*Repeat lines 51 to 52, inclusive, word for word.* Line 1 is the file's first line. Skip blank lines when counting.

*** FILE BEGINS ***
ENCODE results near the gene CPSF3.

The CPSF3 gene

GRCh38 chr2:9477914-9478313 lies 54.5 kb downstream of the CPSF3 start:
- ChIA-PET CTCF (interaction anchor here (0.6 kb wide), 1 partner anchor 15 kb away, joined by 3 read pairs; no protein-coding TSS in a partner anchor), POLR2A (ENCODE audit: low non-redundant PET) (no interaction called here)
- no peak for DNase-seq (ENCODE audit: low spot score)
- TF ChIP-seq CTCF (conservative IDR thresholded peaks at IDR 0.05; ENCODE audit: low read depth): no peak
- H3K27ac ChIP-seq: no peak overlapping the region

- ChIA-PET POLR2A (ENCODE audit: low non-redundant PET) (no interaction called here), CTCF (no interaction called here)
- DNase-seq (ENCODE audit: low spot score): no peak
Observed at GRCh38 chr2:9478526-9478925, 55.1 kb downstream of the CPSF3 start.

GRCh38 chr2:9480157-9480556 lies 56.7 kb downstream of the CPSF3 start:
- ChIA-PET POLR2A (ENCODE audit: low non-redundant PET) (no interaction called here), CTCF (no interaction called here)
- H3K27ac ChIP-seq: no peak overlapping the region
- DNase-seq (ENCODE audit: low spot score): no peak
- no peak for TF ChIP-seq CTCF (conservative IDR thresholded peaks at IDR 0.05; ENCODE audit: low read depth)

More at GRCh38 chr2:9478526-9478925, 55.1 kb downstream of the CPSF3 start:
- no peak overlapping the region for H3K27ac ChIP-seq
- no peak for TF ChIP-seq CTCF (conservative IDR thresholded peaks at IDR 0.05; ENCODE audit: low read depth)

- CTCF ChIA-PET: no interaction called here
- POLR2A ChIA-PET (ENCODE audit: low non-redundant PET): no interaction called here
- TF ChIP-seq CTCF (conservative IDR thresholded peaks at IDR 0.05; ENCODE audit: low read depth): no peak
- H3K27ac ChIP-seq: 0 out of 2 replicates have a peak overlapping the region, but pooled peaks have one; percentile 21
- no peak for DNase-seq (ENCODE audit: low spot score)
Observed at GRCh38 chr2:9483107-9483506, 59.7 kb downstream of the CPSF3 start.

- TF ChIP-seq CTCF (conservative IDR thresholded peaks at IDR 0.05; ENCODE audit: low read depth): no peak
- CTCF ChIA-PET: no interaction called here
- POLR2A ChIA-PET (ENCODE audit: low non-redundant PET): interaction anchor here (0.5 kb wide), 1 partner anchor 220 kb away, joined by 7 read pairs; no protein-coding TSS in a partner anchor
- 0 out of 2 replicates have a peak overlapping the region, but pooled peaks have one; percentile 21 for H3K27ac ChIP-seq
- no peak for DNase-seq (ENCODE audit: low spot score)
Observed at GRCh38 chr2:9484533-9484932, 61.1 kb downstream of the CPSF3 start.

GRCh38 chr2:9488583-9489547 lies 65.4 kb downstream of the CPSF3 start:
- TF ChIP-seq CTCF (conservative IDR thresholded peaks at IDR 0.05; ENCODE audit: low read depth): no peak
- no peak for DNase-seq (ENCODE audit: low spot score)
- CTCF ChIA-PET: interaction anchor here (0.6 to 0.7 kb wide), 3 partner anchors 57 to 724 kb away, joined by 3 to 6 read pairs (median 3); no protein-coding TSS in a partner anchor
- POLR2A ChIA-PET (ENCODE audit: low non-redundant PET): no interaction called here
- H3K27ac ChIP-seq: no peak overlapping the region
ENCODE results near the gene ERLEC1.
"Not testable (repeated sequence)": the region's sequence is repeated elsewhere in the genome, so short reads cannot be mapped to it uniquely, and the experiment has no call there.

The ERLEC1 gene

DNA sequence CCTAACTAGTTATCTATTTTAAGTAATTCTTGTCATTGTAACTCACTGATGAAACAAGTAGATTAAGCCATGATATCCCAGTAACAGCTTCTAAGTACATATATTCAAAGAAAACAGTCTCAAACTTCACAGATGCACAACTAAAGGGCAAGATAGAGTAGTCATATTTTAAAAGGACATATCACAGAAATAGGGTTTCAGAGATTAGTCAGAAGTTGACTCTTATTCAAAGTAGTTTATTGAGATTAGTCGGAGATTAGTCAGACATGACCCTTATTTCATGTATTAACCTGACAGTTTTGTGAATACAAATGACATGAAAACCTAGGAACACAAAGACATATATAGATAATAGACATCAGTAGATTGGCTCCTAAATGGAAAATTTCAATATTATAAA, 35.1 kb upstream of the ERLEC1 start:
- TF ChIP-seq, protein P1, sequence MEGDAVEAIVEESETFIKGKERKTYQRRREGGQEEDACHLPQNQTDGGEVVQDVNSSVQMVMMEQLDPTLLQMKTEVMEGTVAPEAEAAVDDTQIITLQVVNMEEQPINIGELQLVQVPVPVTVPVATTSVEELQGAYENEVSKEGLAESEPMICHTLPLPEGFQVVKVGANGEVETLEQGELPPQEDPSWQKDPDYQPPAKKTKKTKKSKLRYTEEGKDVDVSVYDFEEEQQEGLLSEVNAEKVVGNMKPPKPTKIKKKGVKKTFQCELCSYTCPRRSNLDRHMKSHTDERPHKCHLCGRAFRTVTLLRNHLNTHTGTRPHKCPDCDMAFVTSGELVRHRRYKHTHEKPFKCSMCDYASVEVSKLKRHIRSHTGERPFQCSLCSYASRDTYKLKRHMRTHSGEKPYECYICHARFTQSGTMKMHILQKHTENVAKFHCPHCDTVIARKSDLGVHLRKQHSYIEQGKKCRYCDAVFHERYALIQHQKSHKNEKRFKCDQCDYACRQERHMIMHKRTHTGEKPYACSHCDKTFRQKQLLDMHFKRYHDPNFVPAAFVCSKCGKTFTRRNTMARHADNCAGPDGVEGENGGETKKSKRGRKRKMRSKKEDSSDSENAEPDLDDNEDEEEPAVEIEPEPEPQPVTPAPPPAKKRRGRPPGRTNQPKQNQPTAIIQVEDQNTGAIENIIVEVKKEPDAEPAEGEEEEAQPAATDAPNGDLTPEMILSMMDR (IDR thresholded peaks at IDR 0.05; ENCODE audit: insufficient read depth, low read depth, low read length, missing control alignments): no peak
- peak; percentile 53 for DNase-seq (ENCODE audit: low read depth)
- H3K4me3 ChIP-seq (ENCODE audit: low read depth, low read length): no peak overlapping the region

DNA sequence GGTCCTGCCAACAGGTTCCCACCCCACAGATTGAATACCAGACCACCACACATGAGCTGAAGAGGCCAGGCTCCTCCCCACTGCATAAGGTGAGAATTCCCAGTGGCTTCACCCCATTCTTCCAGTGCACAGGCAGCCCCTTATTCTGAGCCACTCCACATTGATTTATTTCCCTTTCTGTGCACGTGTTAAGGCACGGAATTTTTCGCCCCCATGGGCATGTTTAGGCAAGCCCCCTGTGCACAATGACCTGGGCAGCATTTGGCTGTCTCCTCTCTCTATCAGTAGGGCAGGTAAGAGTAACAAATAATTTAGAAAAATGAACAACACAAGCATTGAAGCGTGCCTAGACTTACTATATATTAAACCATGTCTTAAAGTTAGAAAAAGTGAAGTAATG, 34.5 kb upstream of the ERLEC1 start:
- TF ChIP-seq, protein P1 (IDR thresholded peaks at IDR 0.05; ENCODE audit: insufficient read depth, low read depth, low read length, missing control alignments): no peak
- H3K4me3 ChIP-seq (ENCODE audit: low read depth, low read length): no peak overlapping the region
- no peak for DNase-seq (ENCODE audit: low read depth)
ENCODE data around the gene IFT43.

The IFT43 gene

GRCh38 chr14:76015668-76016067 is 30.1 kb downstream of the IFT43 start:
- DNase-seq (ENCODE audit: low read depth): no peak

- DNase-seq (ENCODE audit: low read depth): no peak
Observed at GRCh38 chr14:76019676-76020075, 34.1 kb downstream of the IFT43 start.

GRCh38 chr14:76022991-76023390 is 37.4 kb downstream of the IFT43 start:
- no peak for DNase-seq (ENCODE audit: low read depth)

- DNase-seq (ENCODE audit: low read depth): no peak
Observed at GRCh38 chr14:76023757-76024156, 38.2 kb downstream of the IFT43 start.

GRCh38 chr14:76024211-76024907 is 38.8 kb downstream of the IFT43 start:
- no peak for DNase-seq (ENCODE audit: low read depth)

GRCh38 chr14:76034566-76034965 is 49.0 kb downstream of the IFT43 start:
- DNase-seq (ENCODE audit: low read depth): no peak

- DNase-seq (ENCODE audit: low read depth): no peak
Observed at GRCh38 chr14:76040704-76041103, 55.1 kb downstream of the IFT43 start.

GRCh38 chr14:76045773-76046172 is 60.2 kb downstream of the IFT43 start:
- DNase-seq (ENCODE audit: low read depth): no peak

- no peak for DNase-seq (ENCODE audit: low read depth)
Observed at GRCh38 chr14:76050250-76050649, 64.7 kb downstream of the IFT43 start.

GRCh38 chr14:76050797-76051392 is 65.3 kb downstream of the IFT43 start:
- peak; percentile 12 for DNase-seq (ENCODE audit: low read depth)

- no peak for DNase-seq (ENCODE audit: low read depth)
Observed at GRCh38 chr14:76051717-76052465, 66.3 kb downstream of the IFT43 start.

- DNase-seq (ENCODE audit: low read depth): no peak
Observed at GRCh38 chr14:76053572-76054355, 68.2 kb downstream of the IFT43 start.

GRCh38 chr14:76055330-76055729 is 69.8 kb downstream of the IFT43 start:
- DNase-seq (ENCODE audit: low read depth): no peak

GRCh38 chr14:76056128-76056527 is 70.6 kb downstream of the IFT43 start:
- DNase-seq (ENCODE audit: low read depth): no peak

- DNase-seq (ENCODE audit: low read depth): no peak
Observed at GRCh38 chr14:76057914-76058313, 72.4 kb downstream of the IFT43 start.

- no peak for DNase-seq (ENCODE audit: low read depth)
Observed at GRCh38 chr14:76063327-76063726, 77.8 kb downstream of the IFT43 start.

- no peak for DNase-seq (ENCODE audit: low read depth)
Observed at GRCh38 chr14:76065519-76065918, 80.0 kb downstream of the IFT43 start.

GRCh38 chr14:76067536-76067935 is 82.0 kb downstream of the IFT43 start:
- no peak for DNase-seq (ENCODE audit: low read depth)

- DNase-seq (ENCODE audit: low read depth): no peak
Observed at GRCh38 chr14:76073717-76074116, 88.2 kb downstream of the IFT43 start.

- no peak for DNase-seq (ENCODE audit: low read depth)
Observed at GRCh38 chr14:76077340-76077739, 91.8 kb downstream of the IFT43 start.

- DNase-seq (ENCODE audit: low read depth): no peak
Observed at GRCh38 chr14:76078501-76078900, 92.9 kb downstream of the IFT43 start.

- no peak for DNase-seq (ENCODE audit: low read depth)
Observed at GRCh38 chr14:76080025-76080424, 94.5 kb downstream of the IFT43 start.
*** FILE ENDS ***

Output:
- DNase-seq (ENCODE audit: low read depth): no peak

- DNase-seq (ENCODE audit: low read depth): no peak